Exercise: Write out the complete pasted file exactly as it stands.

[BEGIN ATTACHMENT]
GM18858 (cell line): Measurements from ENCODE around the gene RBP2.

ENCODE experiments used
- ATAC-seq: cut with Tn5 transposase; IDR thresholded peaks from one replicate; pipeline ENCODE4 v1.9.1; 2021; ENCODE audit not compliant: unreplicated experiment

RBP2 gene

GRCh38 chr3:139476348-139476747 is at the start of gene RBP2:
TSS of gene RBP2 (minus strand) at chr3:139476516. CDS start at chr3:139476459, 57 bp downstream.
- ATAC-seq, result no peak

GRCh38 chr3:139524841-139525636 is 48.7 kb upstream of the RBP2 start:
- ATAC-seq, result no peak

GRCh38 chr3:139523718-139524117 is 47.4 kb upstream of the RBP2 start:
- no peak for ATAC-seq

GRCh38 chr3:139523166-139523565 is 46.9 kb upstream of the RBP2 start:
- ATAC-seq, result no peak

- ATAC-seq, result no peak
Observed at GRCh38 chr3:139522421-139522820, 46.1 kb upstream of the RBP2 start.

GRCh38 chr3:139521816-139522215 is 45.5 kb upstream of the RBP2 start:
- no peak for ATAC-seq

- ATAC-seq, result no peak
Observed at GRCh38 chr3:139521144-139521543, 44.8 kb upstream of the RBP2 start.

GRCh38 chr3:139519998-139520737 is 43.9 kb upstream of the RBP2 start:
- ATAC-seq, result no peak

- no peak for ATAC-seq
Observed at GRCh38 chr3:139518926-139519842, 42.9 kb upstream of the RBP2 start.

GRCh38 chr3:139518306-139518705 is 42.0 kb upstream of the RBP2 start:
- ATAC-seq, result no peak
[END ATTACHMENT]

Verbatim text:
GM18858 (cell line): Measurements from ENCODE around the gene RBP2.

ENCODE experiments used
- ATAC-seq: cut with Tn5 transposase; IDR thresholded peaks from one replicate; pipeline ENCODE4 v1.9.1; 2021; ENCODE audit not compliant: unreplicated experiment

RBP2 gene

GRCh38 chr3:139476348-139476747 is at the start of gene RBP2:
TSS of gene RBP2 (minus strand) at chr3:139476516. CDS start at chr3:139476459, 57 bp downstream.
- ATAC-seq, result no peak

GRCh38 chr3:139524841-139525636 is 48.7 kb upstream of the RBP2 start:
- ATAC-seq, result no peak

GRCh38 chr3:139523718-139524117 is 47.4 kb upstream of the RBP2 start:
- no peak for ATAC-seq

GRCh38 chr3:139523166-139523565 is 46.9 kb upstream of the RBP2 start:
- ATAC-seq, result no peak

- ATAC-seq, result no peak
Observed at GRCh38 chr3:139522421-139522820, 46.1 kb upstream of the RBP2 start.

GRCh38 chr3:139521816-139522215 is 45.5 kb upstream of the RBP2 start:
- no peak for ATAC-seq

- ATAC-seq, result no peak
Observed at GRCh38 chr3:139521144-139521543, 44.8 kb upstream of the RBP2 start.

GRCh38 chr3:139519998-139520737 is 43.9 kb upstream of the RBP2 start:
- ATAC-seq, result no peak

- no peak for ATAC-seq
Observed at GRCh38 chr3:139518926-139519842, 42.9 kb upstream of the RBP2 start.

GRCh38 chr3:139518306-139518705 is 42.0 kb upstream of the RBP2 start:
- ATAC-seq, result no peak